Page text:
Obama's signing of the bill in the Oval Office was open to news photographers but not the rest of the media. He made no remarks.
But as a longtime thorn for the black community, the matter is important to a key Obama constituency.
The quarter-century-old law that Congress changed with the new bill has subjected tens of thousands of blacks to long prison terms for crack cocaine convictions while giving far more lenient sentences to those, mainly whites, caught with powder.
However, the new law is not retroactive.
And it applies only to federal defendants, with no impact on state mandatory sentencing laws. Most drug arrests occur at the state level.
But Monica Pratt, spokeswoman for Families Against Mandatory Minimums, said the states have generally been ahead of the federal government in moving away from mandatory sentences in general.
And Bill Piper, director of national affairs for the Drug Policy Alliance, said most states already treat crack and powder cocaine the same. The significance of the new law, he said, is that prosecutors sometimes kick cases up to the federal level to get harsher sentences and that now will be less likely to happen.
The measure Obama signed changes a 1986 law that was enacted at a time when crack cocaine use was rampant and considered a particularly violent drug. Under that law, a person convicted of possessing five grams of crack cocaine session got the same mandatory prison term as someone with 500 grams - 100 times - of powder cocaine. The legislation reduces that ratio to about 18-1.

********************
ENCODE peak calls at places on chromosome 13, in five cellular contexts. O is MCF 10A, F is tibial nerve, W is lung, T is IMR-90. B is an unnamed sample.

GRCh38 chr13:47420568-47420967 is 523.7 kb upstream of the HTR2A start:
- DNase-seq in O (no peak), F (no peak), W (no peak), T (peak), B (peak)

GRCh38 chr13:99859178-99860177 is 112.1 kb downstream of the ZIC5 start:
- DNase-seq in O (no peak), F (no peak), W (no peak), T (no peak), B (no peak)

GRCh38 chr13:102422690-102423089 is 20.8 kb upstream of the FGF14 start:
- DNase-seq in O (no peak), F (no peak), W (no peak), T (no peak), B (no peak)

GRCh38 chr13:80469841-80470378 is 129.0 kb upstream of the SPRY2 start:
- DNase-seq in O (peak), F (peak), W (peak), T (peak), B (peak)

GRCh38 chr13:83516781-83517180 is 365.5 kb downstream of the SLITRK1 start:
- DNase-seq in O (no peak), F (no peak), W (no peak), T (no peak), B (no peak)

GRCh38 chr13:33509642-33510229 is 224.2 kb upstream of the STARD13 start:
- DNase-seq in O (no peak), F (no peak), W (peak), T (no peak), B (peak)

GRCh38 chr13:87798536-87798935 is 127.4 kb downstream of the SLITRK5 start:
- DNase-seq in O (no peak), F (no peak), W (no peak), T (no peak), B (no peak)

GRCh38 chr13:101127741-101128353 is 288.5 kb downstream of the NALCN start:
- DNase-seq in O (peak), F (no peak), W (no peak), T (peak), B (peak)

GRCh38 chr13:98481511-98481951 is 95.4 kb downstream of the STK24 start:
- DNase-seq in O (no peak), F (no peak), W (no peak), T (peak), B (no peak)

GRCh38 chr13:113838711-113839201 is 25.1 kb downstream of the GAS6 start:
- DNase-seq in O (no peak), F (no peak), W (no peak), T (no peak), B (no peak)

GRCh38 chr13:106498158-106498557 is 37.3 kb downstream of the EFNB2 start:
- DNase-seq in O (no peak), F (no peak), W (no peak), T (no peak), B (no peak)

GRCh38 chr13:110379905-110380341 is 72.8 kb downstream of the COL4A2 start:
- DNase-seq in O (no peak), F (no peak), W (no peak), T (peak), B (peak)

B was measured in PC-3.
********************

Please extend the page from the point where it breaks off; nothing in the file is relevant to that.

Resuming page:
The bill also eliminates the five-year mandatory minimum for first-time possession of crack, the first time since the Nixon administration that Congress has repealed a mandatory minimum sentence. It would not apply retroactively.
In the 2008 campaign, Obama cited figures that blacks serve almost as much time for drug offenses - 58.7 months - as whites do for violent offenses - 61.7 months. He said the wide gap in sentencing "cannot be justified and should be eliminated."